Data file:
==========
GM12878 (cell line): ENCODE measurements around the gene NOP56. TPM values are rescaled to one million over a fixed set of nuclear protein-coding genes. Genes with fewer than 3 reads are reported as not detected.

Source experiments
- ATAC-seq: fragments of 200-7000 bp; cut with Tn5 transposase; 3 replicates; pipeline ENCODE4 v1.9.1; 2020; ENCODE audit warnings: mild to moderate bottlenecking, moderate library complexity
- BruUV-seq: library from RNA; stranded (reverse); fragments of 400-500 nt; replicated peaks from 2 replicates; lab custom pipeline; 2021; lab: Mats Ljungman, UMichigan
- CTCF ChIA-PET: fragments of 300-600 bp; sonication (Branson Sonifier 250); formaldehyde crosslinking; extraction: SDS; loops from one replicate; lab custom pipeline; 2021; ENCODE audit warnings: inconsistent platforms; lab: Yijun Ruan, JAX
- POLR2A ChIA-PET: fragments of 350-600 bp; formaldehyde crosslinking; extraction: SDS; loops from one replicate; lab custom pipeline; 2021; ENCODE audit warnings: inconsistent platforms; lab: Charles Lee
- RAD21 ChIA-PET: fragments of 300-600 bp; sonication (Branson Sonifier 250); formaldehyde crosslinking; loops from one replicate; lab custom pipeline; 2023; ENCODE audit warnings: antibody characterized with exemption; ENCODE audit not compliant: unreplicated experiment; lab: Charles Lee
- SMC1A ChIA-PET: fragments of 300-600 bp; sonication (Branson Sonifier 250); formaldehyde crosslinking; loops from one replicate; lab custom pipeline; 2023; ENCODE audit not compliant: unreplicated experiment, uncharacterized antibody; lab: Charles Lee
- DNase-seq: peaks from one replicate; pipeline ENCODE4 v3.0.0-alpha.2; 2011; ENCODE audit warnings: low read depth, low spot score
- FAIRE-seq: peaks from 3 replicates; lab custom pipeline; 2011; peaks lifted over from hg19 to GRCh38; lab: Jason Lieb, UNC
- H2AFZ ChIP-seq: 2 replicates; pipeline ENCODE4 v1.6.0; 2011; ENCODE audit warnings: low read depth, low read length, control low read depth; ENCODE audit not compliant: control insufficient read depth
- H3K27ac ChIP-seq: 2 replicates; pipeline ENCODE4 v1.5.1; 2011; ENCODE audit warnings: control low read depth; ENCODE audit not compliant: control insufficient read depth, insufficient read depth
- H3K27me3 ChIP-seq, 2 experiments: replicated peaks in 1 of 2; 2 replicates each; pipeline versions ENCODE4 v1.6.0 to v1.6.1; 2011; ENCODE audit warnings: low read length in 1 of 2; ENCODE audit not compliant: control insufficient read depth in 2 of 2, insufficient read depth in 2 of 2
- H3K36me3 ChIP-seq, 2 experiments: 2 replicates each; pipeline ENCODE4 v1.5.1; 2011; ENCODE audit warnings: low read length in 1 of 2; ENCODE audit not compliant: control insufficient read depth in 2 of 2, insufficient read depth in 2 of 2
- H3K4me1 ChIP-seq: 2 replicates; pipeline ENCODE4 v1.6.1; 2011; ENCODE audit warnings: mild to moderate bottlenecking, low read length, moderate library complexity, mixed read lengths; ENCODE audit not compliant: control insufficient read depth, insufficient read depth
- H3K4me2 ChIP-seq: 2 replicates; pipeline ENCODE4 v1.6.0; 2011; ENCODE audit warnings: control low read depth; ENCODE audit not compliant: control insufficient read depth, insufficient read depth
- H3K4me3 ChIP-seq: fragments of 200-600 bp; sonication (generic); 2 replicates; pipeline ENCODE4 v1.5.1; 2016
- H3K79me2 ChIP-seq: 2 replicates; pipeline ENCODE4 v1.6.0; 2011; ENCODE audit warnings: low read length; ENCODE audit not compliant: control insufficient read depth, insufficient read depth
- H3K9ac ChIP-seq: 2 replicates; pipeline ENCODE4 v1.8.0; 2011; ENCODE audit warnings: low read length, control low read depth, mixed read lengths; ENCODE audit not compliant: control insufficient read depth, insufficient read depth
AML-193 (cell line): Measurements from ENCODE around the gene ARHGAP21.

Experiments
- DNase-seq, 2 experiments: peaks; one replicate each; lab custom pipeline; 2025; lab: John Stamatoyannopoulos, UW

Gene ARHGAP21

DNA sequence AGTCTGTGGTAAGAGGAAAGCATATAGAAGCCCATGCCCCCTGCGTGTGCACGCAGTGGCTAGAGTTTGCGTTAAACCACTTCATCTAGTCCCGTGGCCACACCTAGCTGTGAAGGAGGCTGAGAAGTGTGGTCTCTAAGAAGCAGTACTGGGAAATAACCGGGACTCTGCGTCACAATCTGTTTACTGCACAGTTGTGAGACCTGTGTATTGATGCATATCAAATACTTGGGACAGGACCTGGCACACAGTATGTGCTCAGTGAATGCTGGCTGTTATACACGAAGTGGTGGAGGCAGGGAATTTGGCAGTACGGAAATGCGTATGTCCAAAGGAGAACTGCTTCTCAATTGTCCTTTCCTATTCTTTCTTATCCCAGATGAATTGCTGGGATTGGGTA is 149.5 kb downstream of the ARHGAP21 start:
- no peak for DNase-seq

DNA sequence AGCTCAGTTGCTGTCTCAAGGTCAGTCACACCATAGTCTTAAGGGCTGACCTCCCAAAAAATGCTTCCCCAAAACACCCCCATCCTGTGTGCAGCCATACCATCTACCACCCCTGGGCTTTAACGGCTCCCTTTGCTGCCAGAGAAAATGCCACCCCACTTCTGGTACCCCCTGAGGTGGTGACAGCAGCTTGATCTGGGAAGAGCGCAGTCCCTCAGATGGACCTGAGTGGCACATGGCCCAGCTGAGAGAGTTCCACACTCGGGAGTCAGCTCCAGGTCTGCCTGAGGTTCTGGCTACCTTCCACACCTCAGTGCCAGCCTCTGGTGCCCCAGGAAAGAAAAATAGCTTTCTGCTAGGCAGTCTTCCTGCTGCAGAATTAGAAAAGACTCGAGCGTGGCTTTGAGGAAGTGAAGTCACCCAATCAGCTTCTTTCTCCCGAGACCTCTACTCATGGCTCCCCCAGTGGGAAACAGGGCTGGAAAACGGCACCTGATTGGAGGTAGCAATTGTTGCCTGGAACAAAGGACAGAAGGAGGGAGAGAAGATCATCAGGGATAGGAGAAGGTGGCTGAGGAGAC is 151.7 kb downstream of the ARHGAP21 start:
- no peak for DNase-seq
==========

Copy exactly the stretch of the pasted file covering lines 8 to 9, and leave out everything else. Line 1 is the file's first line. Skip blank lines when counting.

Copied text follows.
- SMC1A ChIA-PET: fragments of 300-600 bp; sonication (Branson Sonifier 250); formaldehyde crosslinking; loops from one replicate; lab custom pipeline; 2023; ENCODE audit not compliant: unreplicated experiment, uncharacterized antibody; lab: Charles Lee
- DNase-seq: peaks from one replicate; pipeline ENCODE4 v3.0.0-alpha.2; 2011; ENCODE audit warnings: low read depth, low spot score